Similarly, we showed an association between UCP2 protein and resting energy expenditure in another study. We demonstrated an increased risk of reduced resting energy expenditure in obese subjects with low levels of UCP2 protein [13, 14]. Uncoupling proteins (UCPs) are a group of mitochondrial proteins which dissipate proton electrochemical gradient across the mitochondrial membrane. By this mechanism, UCPs may uncouple substrate oxidation from conversion of ADP to ATP, leading to generation of heat and thus increased EE [15]. Moreover, some studies have shown that mitochondrial dysfunction, reduced activity of marker enzymes of oxidative pathways, mitochondrial degeneration, and reduced respiratory capacity in obese people [16, 17]. Furthermore, it has been suggested some adipokines and hormones produced by the adipose tissue may effect the mitochondrial function and energy haemostasis [18].

Some studies have revealed down-regulation of metabolism genes in obese subjects [19]. There are reports of gene repression of fat cell metabolism and decreased fatty acid and triacylglycerol synthesis, insulin-stimulated glucose uptake, and mitochondrial energy metabolism pathways, especially tricarboxylic acid cycle and electron transport chain, in the adipose tissue of obese people [20].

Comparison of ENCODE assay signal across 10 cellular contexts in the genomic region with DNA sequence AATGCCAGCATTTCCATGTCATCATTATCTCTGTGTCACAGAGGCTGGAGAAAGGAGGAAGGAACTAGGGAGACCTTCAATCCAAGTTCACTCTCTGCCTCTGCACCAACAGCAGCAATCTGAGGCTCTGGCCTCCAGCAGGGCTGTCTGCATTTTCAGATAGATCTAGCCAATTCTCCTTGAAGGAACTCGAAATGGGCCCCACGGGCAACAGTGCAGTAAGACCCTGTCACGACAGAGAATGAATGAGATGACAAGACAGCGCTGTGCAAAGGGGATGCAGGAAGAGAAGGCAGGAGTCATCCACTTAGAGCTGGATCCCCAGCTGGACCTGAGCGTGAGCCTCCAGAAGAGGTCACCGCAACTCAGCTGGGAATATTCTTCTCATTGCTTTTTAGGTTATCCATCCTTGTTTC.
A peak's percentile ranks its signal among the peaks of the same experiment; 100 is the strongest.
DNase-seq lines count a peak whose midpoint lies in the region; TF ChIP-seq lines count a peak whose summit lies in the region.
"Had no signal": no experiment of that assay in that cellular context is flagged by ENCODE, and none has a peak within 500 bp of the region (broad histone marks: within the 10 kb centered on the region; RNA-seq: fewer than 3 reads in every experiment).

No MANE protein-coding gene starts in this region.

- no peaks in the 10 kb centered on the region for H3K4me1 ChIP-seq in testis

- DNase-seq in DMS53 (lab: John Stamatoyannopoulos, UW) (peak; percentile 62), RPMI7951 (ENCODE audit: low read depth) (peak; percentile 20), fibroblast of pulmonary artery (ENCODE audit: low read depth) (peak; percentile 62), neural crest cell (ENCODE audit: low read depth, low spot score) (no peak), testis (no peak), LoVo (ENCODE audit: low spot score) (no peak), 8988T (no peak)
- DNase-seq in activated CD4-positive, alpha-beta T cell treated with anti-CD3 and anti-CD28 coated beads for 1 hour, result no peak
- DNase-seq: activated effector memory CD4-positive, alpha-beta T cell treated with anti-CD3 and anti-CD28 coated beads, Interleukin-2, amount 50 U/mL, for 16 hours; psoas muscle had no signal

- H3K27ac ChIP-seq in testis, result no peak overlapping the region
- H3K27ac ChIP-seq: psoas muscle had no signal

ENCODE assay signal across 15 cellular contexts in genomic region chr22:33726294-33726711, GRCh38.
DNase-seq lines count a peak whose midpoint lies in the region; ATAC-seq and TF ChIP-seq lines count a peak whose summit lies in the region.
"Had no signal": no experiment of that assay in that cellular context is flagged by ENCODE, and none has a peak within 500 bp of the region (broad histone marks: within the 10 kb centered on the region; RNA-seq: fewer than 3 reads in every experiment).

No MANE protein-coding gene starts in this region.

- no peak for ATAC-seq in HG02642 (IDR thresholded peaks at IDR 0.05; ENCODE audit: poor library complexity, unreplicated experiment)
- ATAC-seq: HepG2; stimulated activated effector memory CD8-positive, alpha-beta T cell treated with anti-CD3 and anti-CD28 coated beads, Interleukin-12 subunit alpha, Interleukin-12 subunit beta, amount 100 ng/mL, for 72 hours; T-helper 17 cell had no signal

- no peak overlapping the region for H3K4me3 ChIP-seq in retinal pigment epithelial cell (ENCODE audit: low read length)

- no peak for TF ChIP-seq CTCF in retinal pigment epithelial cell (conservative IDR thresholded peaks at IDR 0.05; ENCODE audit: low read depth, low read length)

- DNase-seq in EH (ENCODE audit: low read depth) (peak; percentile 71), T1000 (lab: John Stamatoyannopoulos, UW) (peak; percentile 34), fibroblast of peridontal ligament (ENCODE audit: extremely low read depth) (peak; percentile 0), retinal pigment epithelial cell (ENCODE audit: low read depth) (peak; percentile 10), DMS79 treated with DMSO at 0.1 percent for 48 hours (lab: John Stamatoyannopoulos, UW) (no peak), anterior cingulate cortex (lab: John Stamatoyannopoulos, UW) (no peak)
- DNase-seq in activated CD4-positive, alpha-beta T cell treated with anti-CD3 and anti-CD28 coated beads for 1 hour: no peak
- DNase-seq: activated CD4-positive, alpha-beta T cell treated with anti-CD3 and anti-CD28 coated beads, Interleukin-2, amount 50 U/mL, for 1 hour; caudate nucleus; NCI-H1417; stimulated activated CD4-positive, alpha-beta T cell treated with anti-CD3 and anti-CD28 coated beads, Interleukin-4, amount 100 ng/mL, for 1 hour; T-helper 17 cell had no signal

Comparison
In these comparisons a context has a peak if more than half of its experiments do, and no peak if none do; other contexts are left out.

Some other studies have suggested a strong genetic component to REE and have implicated low REE as a predictor of weight gain. Based on these finding, ≥40% of variance in REE (adjusted for age, sex, body mass, and body composition) is estimated to be genetic [17].

In our study, the predicted resting energy expenditure was measured using the Harris-Benedict Eq. [6]. Shaneshin et al. showed the Harris-Benedict formula provides a valid estimate of REE at the group level in a range of normal-weight to morbidly obese Iranians [21].

It is known that body weight depends on the balance between energy intake and energy expenditure in such a way that a positive energy balance results in body mass gain [7]. We noted that energy intake was 300 kcal more than energy expenditure in obese group with low REE; therefore, weight gain is expected. However, in the obese group with normal REE, energy intake was 200 kcal less than energy expenditure, which may refer to under-eating and under-recording of habitual food intake in obese people. It has been shown obese subjects underreport what they consume, specially fat and carbohydrate-rich foods [22]. Moreover, it has been reported that obese people change their food patterns during the recording period [23].